In the future, the authority of museums will rest on their ability to explain why they have doubts. The discussion surrounding Kirchner and Nolde at the National Gallery of Denmark demonstrates why.
The new Munch Museum will open in the heart of Oslo this autumn with Tracey Emin, Sandra Mujinga, and black metal band Satyricon all joining the party. Still, someone has to be a party pooper.
After a couple of turbulent years, The Royal Danish Academy of Fine Arts has a new rector: Lars Bent Petersen.
Thinking with Simone Weil and Thomas Hirschhorn, precariousness and fragmentation emerge as forces that reshape ideas of power, monuments, and art’s role in our troubled present.
Revolution or fad? When Beeple’s NFT-work Everydays: The First 5000 days is sold at Christie’s this week, it will show where the art market is headed after COVID-19.
The debate about new anti-racist policies at the University of Art, Craft, and Design in Stockholm reveals art’s embrace of a representative civil service culture.
Minister of Culture Joy Mogensen wants to strengthen management in art education, set up boards of directors, and counteract overly academised teaching. At best, this breaks with decades of technocracy.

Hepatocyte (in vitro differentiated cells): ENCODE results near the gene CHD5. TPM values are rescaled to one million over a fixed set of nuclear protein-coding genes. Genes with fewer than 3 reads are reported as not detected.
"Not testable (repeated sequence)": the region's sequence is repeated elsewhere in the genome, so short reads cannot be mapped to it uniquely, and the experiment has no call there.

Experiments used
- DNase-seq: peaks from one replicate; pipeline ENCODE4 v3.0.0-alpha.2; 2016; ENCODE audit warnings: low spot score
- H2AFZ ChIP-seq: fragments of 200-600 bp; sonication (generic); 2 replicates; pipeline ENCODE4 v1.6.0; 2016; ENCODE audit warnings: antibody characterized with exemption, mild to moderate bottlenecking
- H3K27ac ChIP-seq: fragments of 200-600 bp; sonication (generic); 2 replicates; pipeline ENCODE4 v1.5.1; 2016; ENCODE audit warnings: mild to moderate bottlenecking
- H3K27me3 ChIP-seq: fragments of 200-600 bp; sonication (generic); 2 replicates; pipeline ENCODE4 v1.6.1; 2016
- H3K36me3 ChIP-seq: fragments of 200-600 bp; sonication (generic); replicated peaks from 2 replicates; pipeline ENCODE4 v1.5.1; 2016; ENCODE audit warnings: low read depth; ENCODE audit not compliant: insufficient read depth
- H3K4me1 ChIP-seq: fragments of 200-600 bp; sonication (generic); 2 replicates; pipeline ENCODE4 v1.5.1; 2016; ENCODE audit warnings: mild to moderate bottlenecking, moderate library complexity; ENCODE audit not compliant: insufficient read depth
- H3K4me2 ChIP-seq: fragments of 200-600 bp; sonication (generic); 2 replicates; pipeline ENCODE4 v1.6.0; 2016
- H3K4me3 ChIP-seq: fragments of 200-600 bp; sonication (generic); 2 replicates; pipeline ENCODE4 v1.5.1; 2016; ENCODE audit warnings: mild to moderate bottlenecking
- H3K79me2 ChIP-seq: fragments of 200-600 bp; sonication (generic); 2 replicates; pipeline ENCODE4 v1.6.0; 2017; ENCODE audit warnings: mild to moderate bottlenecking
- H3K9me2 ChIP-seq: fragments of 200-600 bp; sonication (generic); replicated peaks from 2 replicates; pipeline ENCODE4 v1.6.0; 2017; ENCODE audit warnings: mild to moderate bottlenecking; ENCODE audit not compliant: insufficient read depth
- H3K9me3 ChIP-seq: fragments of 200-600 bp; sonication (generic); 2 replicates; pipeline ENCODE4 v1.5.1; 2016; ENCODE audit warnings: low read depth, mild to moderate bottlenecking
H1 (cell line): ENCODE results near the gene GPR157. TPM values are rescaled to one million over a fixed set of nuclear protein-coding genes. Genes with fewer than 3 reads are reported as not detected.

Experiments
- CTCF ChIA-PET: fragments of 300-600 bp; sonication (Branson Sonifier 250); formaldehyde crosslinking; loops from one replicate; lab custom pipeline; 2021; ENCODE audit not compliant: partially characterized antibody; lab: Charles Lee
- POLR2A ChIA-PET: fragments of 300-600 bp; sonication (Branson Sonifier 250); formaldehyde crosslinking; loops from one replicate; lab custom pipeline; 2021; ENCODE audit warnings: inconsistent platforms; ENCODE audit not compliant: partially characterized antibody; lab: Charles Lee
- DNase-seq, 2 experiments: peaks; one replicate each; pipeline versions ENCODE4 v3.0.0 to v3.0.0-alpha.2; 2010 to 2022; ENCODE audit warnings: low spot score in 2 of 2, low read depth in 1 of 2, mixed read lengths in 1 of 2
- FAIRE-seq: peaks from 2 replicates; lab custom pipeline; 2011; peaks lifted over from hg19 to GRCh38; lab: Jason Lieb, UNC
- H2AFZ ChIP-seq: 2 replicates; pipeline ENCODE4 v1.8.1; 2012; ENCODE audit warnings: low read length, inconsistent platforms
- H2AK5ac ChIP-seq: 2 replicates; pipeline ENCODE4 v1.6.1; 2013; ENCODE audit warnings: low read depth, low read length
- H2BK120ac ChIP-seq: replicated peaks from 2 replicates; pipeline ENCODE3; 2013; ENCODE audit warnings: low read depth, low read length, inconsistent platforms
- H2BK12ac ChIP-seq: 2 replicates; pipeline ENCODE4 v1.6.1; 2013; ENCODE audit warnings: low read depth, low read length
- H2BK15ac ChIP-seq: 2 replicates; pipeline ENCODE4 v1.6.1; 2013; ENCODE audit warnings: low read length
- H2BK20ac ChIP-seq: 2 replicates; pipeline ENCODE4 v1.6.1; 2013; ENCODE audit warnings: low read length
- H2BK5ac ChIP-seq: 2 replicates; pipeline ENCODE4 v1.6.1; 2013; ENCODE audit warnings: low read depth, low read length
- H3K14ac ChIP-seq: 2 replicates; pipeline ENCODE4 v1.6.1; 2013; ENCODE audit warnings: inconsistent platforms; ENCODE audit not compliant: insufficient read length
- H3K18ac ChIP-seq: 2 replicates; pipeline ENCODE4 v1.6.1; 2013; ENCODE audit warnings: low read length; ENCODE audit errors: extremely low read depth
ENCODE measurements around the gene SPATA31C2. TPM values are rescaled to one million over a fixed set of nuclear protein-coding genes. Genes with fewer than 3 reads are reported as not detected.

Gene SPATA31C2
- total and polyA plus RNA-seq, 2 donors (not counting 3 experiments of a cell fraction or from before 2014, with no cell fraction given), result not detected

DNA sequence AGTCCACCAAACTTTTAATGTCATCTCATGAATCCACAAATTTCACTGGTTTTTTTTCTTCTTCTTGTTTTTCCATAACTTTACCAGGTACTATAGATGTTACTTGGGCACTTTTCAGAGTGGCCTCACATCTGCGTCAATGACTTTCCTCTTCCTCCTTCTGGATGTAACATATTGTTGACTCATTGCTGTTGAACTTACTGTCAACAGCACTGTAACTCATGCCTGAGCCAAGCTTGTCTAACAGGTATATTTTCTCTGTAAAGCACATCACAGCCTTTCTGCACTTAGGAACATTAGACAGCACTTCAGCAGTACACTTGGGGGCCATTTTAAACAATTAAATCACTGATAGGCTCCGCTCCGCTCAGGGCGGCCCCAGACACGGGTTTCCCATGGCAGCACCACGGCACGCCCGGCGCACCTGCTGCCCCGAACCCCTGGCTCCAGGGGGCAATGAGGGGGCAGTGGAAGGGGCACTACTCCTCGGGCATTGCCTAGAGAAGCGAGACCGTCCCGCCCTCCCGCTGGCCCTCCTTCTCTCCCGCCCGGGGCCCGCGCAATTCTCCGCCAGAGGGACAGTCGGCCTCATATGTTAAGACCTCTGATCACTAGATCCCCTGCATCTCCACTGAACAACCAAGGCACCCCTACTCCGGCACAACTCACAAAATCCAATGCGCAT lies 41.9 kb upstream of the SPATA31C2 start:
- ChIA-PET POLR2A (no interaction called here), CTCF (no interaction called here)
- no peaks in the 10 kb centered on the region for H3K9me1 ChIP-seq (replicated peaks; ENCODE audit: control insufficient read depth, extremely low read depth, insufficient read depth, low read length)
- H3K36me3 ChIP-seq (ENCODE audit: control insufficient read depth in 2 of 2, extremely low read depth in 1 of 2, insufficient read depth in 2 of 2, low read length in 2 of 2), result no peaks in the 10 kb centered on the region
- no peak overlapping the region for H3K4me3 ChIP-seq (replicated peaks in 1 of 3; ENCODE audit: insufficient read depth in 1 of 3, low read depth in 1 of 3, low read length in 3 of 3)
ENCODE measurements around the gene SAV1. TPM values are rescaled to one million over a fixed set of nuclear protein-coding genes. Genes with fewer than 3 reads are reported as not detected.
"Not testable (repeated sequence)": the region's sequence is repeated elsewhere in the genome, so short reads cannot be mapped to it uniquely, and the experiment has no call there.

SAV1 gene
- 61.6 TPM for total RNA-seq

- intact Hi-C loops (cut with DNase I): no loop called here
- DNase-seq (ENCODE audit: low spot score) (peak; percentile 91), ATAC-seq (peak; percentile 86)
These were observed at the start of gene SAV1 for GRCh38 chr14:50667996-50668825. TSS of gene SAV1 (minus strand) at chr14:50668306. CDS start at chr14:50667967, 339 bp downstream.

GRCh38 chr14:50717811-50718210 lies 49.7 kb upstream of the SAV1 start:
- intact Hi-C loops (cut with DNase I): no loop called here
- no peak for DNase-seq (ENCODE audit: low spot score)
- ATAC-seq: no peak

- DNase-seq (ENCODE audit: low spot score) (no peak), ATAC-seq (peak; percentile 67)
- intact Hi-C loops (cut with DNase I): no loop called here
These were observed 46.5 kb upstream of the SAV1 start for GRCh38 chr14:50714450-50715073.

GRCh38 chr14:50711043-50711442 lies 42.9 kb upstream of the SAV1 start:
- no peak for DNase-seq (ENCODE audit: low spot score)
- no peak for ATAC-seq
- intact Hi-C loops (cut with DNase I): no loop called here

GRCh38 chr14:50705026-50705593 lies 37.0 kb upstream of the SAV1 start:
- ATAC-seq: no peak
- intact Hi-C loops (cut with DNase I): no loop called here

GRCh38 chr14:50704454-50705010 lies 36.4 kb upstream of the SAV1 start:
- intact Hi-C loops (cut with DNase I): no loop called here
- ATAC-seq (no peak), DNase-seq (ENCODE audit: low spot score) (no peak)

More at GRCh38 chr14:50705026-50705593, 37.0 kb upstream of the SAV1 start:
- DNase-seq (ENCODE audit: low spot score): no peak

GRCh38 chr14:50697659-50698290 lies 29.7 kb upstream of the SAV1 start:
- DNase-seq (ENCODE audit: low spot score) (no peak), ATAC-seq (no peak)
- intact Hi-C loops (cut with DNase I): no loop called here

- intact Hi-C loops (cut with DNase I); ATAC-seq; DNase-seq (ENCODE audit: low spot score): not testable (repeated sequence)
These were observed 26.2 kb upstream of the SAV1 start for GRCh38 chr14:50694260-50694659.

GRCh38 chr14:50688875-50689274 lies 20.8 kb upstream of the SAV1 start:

Fashion week in a time of COVID-19 offers new digital-first strategies that increasingly prevail in the art world. What’s at stake when everything turns into viral content?
Despite rather uncertain prospects, these are the art events we look forward to in Norway, Sweden, and Denmark.
Few will feel any great desire to look back on 2020. Even so, the year of the COVID-19 pandemic provided some memorable artistic highlights in the Nordic countries.
Many questions have emerged after an artistic action against a plaster cast of Frederik V at The Royal Danish Academy of Fine Arts made a big splash on the Danish art scene.
The freedom of art may be the single most disturbing phenomenon in a thoroughly organised democratic society – and its most shocking injustice.